Diabetes drugs affect hearts of men, women differently

Widely used treatments for type 2 diabetes have different effects on the hearts of men and women, even as the drugs control blood sugar equally well in both sexes, according to researchers at the School of Medicine. The investigators used PET scans to measure heart and whole-body metabolism in patients taking common diabetes drugs. Pictured are researchers Janet B. McGill, MD, and Robert J. Gropler, MD.

Missing link in Parkinson’s disease found

School of Medicine researchers have described a missing link in understanding how damage to the body’s cellular power plants leads to Parkinson’s disease and some forms of heart failure. A mouse heart, in gray, shows signs of heart failure because it is missing a newly discovered key molecule in the process that culls unhealthy mitochondria from cells. Superimposed on the heart is a fruit fly heart tube, shown in color. It shows signs of failure because it is missing another key molecule in mitochondrial quality control.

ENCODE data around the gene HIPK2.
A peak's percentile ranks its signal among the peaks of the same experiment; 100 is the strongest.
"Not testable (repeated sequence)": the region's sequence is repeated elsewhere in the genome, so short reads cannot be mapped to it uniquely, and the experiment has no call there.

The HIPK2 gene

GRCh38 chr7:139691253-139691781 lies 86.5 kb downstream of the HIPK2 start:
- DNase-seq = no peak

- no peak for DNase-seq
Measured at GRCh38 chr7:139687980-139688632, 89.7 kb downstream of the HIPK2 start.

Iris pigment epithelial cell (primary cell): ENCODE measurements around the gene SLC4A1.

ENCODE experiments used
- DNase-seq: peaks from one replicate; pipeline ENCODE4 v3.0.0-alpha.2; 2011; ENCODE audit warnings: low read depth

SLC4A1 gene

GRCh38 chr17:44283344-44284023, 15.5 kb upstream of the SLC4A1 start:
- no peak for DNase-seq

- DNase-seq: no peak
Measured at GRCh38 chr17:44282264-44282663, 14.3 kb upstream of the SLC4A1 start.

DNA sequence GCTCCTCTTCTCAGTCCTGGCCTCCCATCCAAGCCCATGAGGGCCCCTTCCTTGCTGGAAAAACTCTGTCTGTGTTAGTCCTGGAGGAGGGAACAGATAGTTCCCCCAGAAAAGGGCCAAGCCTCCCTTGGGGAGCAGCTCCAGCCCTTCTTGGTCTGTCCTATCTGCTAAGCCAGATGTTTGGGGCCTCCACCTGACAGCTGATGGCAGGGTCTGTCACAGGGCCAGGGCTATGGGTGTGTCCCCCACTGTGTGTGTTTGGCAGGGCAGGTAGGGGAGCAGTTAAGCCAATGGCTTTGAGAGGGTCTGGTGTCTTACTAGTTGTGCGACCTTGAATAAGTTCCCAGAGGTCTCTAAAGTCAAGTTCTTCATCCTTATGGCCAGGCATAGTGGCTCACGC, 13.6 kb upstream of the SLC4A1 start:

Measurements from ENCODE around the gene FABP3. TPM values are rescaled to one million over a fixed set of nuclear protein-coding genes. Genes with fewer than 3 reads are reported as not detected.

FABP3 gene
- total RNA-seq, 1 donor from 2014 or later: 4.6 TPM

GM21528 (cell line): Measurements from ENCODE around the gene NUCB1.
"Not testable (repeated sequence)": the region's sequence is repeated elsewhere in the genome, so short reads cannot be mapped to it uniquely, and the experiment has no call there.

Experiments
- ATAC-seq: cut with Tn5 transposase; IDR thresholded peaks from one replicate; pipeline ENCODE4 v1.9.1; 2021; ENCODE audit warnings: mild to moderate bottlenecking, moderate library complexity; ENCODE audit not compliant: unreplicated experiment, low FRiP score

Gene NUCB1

Warfarin no better than aspirin for most heart failure patients

Results of one of the largest studies of heart failure to date show that warfarin is no better than aspirin in reducing the combined risks of brain hemorrhage, stroke and death in most heart failure patients. Clinicians now have reassurance that aspirin is safe for heart failure patients with a normal heart rhythm, according to study co-author Douglas L. Mann, MD.

Washington University joins national heart failure network

Washington University School of Medicine in St. Louis is organizing a Missouri-wide Heart Failure Clinical Research Network, sponsored by the National Institutes of Health (NIH). Cardiology Chief Douglas L. Mann, MD, says this clinical research consortium is one of only nine regional centers across the country investigating innovative treatments for heart failure.

Washington People: Douglas L. Mann

Though some cardiologists may have dabbled in musical pursuits from an early age, few have opened for Aerosmith. How does one who dropped out of college to play drums and follow dreams of being a professional musician end up chief of cardiology at a major medical school? “I needed a day job,” says Douglas L. Mann, MD. Today, Mann studies inflammation and its role in heart failure.
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